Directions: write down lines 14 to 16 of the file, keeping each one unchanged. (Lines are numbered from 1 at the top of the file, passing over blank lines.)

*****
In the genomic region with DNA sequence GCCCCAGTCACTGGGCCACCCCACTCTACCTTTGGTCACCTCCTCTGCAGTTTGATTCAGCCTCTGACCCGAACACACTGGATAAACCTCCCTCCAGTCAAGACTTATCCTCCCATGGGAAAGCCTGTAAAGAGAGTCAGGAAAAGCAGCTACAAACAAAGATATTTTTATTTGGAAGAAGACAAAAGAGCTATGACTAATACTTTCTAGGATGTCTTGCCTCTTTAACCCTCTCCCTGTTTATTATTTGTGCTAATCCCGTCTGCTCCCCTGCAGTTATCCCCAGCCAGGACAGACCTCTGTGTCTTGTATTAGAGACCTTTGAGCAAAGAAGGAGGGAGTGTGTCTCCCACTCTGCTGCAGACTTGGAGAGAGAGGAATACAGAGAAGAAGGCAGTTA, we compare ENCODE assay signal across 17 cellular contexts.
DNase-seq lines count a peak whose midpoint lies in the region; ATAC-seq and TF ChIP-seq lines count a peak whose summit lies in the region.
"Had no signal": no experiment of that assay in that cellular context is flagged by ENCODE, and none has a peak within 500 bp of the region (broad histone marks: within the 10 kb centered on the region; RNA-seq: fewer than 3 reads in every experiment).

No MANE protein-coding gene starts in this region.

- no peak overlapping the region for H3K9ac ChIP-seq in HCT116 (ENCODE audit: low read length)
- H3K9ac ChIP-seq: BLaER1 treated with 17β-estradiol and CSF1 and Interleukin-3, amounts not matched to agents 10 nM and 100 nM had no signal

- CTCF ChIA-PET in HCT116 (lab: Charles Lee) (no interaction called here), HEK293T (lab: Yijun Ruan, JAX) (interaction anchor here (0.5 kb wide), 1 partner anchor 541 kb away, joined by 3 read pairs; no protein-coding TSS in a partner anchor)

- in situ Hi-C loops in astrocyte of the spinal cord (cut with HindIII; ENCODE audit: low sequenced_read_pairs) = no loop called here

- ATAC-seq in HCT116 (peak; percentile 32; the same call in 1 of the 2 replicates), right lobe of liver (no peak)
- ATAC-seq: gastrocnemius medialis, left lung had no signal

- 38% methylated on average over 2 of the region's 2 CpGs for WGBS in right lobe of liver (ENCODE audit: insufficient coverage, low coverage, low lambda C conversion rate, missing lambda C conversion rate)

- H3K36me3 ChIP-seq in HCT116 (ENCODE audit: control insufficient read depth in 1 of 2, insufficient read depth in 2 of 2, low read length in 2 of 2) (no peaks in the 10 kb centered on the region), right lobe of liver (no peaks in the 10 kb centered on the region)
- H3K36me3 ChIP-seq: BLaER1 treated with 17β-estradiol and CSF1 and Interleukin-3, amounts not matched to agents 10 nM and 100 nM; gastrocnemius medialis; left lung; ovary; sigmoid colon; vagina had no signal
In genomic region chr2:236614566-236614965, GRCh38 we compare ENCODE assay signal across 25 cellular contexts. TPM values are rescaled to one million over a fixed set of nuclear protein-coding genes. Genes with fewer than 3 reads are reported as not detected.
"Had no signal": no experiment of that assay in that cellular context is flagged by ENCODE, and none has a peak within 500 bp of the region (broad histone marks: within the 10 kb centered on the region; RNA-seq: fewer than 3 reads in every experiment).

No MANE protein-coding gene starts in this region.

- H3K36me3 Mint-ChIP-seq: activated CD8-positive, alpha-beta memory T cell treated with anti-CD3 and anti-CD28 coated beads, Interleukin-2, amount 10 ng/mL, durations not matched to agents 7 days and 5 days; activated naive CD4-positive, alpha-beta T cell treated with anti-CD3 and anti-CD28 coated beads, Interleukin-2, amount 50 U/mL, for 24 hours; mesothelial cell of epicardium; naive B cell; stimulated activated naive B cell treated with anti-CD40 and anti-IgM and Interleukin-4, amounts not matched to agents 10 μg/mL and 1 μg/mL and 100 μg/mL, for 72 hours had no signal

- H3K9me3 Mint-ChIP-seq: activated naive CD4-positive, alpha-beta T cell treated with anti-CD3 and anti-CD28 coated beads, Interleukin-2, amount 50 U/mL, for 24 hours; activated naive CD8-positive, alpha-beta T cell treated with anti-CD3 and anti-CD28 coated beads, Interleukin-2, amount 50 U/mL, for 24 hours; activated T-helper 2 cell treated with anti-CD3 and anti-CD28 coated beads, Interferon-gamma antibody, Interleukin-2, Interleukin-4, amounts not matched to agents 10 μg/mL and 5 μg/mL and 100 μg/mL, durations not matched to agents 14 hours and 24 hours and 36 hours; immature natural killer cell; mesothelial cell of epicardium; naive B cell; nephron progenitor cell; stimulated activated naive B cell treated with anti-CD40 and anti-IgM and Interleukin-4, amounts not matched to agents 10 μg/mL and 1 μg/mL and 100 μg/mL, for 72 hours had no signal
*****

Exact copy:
In genomic region chr2:236614566-236614965, GRCh38 we compare ENCODE assay signal across 25 cellular contexts. TPM values are rescaled to one million over a fixed set of nuclear protein-coding genes. Genes with fewer than 3 reads are reported as not detected.
"Had no signal": no experiment of that assay in that cellular context is flagged by ENCODE, and none has a peak within 500 bp of the region (broad histone marks: within the 10 kb centered on the region; RNA-seq: fewer than 3 reads in every experiment).

No MANE protein-coding gene starts in this region.